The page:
Drone power for preserving indigenous knowledge

By on 20 July, 2022

Gullara McInnes

An Aboriginal teenager from Queensland is using the power of drone technology to preserve the history of the Wallara clan of the Koko-Muluridji people.

Nineteen-year-old James Cook University Bachelor of Science student, Gullara McInnes, has combined her love of drones and mapping with her passion for her traditional country to give local Elders the opportunity to identify traditional Aboriginal sites from the sky.

“As some of our Elders passed away and others were physically unable to point out certain traditional sites, we were faced with a problem,” said Gullara.

“There are big trees that surround the locations and restrict us from easily accessing them. That’s when I decided to use two drones — one to provide a bird’s eye view and the other to get under the canopy — to enable our local Elders to identify the different sites, all using modern drone technology.”

Apart from preserving native history, there is also another motivation for mapping country.

“In Mareeba, there are a lot of non-native trees and grasses that threaten the important sites. By using geospatial mapping, we are able to use that data to safely burn these grasses without endangering the sites or any surrounding environments”.

Gullara’s innovative use of drone technology to ‘map country’ resulted in her being awarded the ‘Caring for Country Award’ during NAIDOC Week in 2020.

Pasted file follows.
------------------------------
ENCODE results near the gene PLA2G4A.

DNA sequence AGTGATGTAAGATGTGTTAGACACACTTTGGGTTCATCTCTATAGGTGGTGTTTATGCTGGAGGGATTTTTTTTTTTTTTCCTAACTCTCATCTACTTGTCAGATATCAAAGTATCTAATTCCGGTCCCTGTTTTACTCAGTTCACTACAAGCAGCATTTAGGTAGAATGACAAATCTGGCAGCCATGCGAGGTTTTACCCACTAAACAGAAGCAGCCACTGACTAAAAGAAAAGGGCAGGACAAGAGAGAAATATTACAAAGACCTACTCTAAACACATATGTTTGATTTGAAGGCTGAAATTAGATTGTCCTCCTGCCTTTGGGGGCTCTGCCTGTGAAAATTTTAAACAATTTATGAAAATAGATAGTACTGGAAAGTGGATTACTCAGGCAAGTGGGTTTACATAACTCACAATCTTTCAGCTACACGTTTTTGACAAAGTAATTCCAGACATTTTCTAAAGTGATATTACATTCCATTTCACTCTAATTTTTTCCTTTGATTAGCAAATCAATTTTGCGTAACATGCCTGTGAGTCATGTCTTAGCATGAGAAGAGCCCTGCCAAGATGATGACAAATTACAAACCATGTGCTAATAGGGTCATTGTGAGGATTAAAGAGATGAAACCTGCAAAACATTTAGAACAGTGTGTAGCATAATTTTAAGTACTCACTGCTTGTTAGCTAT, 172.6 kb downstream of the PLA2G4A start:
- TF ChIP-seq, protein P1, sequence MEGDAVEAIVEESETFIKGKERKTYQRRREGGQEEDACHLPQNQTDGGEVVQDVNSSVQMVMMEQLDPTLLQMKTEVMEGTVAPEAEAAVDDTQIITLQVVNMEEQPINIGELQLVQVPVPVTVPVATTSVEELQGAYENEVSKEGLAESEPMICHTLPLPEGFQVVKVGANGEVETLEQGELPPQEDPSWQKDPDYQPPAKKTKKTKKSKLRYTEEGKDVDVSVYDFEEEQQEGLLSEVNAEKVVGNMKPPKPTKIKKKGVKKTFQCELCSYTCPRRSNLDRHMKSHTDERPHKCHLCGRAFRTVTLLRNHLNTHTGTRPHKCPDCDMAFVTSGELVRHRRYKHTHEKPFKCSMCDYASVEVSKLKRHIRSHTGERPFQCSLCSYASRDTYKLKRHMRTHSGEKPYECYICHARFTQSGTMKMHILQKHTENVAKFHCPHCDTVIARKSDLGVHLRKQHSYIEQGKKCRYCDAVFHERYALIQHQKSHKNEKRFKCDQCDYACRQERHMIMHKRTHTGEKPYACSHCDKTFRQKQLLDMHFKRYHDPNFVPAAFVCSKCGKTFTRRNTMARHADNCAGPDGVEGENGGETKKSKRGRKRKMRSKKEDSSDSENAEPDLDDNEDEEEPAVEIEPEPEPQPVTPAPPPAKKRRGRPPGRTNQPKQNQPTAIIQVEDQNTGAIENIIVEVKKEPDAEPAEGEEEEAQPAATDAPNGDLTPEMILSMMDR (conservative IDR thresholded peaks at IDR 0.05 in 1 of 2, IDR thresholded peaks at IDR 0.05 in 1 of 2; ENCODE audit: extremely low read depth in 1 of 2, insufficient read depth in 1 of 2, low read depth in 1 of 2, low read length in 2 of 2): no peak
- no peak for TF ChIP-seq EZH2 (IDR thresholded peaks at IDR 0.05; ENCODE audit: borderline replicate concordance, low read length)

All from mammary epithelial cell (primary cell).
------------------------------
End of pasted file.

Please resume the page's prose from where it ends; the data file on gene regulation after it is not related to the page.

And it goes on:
Gullara’s love for drones was ignited in 2016, when as a Grade 8 student at Mareeba State High School, she accepted an invitation to attend a three-day drone camp hosted in Cairns by national drone and geospatial education provider, She Maps.

“Dr Joyce opened me up to the possibility of pursuing STEM, especially geospatial mapping, as a career path. Before this encounter, I didn’t know where exactly this type of field could take me but now I have an ideal goal,” said Gullara.

At the camp, Gullara learnt how to handle drones, and even how to code. It was also at this camp that a relationship with She Maps was born.

Throughout Gullara’s journey, stereotypes associated with her Aboriginal heritage and gender bias have constantly tried to hold her back.

“I’ve heard all of the disparaging comments … Aboriginals are lazy, you’re paid to win all your awards, you’re too smart to be Aboriginal, you can’t fly drones because you’re a girl,” said Gullara.

“I choose to live by the mantra, ‘The woman who follows the crowd will usually go no further than the crowd’.

“However, the woman who walks alone is likely to find herself in places no one has ever been before”.

Gullara’s strength and tenacity has allowed her to break through the glass ceiling to educate and inspire many others, including participating, winning, and eventually organising “The Tournament of Drones” event in Cairns for several years. She even trained teams who all scored in the top 10.

Drone education is reaching into primary schools.

Gullara also started her own drone club at Mareeba State High School, which initially was more of a sports-orientated school. The club allows students to delve into the world of STEM.

And now, Gullara has been confirmed as the keynote speaker at the forthcoming STEM Aboriginal Learner Congress in August hosted by The Young Aboriginal STEM Thinkers of South Australia, a congress run by and for Aboriginal young people.

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